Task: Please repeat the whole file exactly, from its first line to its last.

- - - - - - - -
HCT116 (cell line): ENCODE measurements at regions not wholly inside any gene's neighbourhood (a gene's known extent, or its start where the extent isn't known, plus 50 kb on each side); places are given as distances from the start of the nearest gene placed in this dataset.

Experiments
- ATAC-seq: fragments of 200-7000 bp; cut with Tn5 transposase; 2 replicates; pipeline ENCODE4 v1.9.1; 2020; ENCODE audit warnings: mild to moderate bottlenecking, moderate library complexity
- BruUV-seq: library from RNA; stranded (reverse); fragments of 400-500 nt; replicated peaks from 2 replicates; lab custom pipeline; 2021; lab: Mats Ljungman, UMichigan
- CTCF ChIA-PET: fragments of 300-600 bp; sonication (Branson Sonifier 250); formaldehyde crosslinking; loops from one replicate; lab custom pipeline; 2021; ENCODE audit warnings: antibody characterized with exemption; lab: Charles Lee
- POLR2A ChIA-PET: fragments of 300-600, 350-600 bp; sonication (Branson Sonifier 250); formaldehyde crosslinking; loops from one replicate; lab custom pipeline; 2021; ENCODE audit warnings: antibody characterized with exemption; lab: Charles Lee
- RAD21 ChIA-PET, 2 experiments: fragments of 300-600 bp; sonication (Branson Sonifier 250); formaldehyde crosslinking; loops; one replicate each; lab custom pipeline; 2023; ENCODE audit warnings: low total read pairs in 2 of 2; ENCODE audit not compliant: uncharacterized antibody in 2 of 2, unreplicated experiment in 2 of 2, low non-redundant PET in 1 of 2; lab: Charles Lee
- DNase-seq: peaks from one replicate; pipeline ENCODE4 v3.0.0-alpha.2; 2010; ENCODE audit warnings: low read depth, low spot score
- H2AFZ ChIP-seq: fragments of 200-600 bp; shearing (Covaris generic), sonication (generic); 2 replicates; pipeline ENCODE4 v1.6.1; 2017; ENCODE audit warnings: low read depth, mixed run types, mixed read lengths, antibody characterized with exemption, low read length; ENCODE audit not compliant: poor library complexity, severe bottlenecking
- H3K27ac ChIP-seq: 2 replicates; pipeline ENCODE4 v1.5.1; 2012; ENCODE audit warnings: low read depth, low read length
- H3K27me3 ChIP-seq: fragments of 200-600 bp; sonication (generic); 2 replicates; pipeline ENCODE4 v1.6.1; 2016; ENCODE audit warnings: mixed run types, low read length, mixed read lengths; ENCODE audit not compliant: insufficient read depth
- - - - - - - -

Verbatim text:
HCT116 (cell line): ENCODE measurements at regions not wholly inside any gene's neighbourhood (a gene's known extent, or its start where the extent isn't known, plus 50 kb on each side); places are given as distances from the start of the nearest gene placed in this dataset.

Experiments
- ATAC-seq: fragments of 200-7000 bp; cut with Tn5 transposase; 2 replicates; pipeline ENCODE4 v1.9.1; 2020; ENCODE audit warnings: mild to moderate bottlenecking, moderate library complexity
- BruUV-seq: library from RNA; stranded (reverse); fragments of 400-500 nt; replicated peaks from 2 replicates; lab custom pipeline; 2021; lab: Mats Ljungman, UMichigan
- CTCF ChIA-PET: fragments of 300-600 bp; sonication (Branson Sonifier 250); formaldehyde crosslinking; loops from one replicate; lab custom pipeline; 2021; ENCODE audit warnings: antibody characterized with exemption; lab: Charles Lee
- POLR2A ChIA-PET: fragments of 300-600, 350-600 bp; sonication (Branson Sonifier 250); formaldehyde crosslinking; loops from one replicate; lab custom pipeline; 2021; ENCODE audit warnings: antibody characterized with exemption; lab: Charles Lee
- RAD21 ChIA-PET, 2 experiments: fragments of 300-600 bp; sonication (Branson Sonifier 250); formaldehyde crosslinking; loops; one replicate each; lab custom pipeline; 2023; ENCODE audit warnings: low total read pairs in 2 of 2; ENCODE audit not compliant: uncharacterized antibody in 2 of 2, unreplicated experiment in 2 of 2, low non-redundant PET in 1 of 2; lab: Charles Lee
- DNase-seq: peaks from one replicate; pipeline ENCODE4 v3.0.0-alpha.2; 2010; ENCODE audit warnings: low read depth, low spot score
- H2AFZ ChIP-seq: fragments of 200-600 bp; shearing (Covaris generic), sonication (generic); 2 replicates; pipeline ENCODE4 v1.6.1; 2017; ENCODE audit warnings: low read depth, mixed run types, mixed read lengths, antibody characterized with exemption, low read length; ENCODE audit not compliant: poor library complexity, severe bottlenecking
- H3K27ac ChIP-seq: 2 replicates; pipeline ENCODE4 v1.5.1; 2012; ENCODE audit warnings: low read depth, low read length
- H3K27me3 ChIP-seq: fragments of 200-600 bp; sonication (generic); 2 replicates; pipeline ENCODE4 v1.6.1; 2016; ENCODE audit warnings: mixed run types, low read length, mixed read lengths; ENCODE audit not compliant: insufficient read depth